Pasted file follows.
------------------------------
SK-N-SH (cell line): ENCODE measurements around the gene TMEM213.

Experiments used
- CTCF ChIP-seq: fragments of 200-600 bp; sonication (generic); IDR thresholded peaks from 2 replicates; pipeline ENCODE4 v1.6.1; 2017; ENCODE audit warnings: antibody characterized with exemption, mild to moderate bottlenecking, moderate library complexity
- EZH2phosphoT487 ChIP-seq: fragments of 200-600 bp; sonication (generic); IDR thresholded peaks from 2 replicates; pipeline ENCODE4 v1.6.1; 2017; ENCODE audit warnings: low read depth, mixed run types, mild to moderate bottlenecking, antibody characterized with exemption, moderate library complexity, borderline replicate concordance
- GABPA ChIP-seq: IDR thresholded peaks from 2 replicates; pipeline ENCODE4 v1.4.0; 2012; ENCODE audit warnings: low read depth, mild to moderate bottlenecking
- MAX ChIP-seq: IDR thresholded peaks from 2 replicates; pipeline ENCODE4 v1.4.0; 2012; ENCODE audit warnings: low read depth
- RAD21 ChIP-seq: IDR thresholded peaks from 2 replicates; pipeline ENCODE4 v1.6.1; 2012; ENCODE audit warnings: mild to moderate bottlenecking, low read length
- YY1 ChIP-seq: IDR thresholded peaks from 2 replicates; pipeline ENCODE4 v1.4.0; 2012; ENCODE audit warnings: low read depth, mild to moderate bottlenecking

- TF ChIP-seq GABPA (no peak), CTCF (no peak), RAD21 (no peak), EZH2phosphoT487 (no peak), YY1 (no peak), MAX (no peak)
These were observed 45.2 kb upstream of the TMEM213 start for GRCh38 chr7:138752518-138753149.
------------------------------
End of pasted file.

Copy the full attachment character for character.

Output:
SK-N-SH (cell line): ENCODE measurements around the gene TMEM213.

Experiments used
- CTCF ChIP-seq: fragments of 200-600 bp; sonication (generic); IDR thresholded peaks from 2 replicates; pipeline ENCODE4 v1.6.1; 2017; ENCODE audit warnings: antibody characterized with exemption, mild to moderate bottlenecking, moderate library complexity
- EZH2phosphoT487 ChIP-seq: fragments of 200-600 bp; sonication (generic); IDR thresholded peaks from 2 replicates; pipeline ENCODE4 v1.6.1; 2017; ENCODE audit warnings: low read depth, mixed run types, mild to moderate bottlenecking, antibody characterized with exemption, moderate library complexity, borderline replicate concordance
- GABPA ChIP-seq: IDR thresholded peaks from 2 replicates; pipeline ENCODE4 v1.4.0; 2012; ENCODE audit warnings: low read depth, mild to moderate bottlenecking
- MAX ChIP-seq: IDR thresholded peaks from 2 replicates; pipeline ENCODE4 v1.4.0; 2012; ENCODE audit warnings: low read depth
- RAD21 ChIP-seq: IDR thresholded peaks from 2 replicates; pipeline ENCODE4 v1.6.1; 2012; ENCODE audit warnings: mild to moderate bottlenecking, low read length
- YY1 ChIP-seq: IDR thresholded peaks from 2 replicates; pipeline ENCODE4 v1.4.0; 2012; ENCODE audit warnings: low read depth, mild to moderate bottlenecking

- TF ChIP-seq GABPA (no peak), CTCF (no peak), RAD21 (no peak), EZH2phosphoT487 (no peak), YY1 (no peak), MAX (no peak)
These were observed 45.2 kb upstream of the TMEM213 start for GRCh38 chr7:138752518-138753149.